No one was more shocked than you to find out that an old arrest that should not have been on your record prevented you from getting the job of your dreams. The reality these days is that expunging or sealing a criminal record does not guarantee that no one will ever see it again. That may sound illogical—what’s the point of sealing a record if it can be seen? Unfortunately, once a record is out there in cyberspace, it’s very difficult to get rid of it.
So What Does Expunging Actually Mean?
A court may agree to expunge a criminal record for a few reasons. Most commonly, records are expunged because the arrest was a mistake or the charges were dismissed. An expunged arrest is removed completely from the public record. Sealing court records generally only applies to crimes committed by juveniles. The arrest and conviction will remain on the person’s record but can only be seen by court order. Sealed records should not turn up in a criminal background check.
How Are Expunged Records Still Available to the Public?
When a court orders that a false arrest or dismissed criminal charge be removed from the public record, it will be wiped from the court’s records but may have already been released to the public. Third-party background check companies jump on this information as soon as it’s released. Once it’s out there, it’s very hard to get back. Arrest records shared online by local police departments may be indexed by Google and available in a search long after the police website has taken them down. Online mugshot galleries also show up in Google searches, and nothing compels them to take down the photos of cleared individuals.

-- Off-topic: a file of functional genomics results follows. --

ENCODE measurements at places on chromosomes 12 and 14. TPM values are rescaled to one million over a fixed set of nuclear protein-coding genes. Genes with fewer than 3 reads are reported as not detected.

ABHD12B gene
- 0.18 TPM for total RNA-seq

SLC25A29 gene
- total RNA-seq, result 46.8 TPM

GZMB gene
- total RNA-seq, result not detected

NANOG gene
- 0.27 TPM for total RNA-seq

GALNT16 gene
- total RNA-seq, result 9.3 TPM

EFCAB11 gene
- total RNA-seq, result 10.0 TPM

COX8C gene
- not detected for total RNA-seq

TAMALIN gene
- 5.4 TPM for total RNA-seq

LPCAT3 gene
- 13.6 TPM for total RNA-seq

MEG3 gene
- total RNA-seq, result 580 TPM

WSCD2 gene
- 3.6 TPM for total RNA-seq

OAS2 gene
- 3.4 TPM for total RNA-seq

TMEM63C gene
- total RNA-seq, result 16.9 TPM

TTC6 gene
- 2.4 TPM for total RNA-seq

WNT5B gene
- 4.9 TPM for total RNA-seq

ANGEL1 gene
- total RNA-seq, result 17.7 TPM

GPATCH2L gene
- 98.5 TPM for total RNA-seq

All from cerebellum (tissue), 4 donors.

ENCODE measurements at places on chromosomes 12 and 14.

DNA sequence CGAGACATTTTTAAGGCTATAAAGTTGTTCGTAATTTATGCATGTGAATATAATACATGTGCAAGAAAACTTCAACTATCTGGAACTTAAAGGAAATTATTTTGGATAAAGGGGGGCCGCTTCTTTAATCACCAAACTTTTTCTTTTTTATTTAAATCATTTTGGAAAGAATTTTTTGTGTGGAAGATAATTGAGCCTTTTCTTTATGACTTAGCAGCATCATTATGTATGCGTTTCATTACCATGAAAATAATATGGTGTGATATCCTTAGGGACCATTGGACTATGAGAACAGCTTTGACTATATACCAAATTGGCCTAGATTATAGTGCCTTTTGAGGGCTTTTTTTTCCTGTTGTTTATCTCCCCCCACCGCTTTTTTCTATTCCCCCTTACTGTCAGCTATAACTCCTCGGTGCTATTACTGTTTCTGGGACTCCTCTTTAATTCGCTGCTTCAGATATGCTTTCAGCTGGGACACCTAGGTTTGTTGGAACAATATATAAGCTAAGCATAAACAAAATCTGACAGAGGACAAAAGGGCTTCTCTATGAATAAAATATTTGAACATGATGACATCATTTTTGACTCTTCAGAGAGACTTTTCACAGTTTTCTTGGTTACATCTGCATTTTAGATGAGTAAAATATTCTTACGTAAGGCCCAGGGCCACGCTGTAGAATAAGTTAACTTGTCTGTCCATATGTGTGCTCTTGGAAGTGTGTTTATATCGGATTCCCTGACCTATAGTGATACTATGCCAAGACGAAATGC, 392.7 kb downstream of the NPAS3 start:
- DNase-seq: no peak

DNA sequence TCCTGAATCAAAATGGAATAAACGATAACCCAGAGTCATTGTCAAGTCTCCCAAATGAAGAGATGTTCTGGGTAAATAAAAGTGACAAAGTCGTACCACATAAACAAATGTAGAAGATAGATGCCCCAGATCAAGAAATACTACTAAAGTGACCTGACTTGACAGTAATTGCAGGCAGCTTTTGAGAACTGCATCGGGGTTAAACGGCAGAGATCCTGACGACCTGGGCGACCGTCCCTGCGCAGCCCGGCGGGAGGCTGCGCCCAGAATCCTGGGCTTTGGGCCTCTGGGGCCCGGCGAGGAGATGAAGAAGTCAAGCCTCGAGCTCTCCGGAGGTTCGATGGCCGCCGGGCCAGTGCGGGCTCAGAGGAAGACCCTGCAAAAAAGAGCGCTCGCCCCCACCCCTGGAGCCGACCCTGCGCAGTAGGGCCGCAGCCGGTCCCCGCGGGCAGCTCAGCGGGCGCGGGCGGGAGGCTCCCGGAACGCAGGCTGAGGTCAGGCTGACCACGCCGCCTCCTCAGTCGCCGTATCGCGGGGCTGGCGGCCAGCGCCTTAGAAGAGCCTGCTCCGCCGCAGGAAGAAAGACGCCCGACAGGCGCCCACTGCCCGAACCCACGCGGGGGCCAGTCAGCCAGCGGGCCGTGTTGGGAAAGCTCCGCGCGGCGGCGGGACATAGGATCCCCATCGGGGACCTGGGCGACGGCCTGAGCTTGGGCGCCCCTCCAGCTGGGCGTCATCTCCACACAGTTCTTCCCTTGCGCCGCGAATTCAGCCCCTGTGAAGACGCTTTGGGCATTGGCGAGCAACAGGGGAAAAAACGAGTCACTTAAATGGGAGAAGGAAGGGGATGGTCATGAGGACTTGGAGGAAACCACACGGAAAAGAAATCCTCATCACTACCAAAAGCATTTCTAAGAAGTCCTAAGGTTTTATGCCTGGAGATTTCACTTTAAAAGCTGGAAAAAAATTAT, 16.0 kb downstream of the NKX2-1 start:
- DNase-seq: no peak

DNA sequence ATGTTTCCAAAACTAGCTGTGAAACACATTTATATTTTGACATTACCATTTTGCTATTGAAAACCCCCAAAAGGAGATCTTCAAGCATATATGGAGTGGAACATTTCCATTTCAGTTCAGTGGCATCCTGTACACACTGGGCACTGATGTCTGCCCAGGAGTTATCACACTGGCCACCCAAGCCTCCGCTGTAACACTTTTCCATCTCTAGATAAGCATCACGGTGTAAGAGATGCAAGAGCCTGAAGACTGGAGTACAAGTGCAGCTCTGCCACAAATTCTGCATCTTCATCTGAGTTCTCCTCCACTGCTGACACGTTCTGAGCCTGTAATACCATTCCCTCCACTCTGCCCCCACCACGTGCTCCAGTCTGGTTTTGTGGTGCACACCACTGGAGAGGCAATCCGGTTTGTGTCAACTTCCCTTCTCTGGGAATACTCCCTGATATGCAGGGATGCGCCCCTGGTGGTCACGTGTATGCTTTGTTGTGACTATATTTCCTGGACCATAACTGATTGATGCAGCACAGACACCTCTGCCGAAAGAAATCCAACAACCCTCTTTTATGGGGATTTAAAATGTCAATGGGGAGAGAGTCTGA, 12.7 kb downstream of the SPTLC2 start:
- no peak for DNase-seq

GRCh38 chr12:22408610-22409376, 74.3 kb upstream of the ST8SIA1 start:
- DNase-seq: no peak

So, What Can You Do About it?
Short of contacting every background check company and mugshot gallery on the internet, there is not much you can do to remove all mentions of your expunged arrest. You do have some protections in California regarding the use of these records, however. California employers are barred from seeking information about an arrest or charge that did not lead to a conviction. If they come across this information, they cannot use it to deny you a job, promotion, or raise. If an employer turns your application down based on something he found in your background check, he is required by law to issue a notice of adverse action. This notice should reveal what specific information in your background check or credit report led to their decision. You should also get a copy of the record with the negative information. If the negative information is false—or is a sealed or expunged criminal record—you have a right to get it removed.
How the Cardoza Law Corporation Will Help
Holding an employer accountable for violating California Labor Code and disputing false or sealed information with credit reporting agencies or background check companies is a daunting task and one you do not have to attempt on your own. When you contact the Cardoza Law Corporation, we will take care of the problem for you. We will draft all of your dispute letters, and if you are owed damages under civil law, we will file the lawsuit and fight for what you deserve. The best part is, our services are completely FREE. If we are successful in winning damages for you, our fee will come out of your compensation. You truly have nothing to lose by filling out our contact form or calling us directly at 855.982.2400 and telling us what’s going on. If we can help—we will!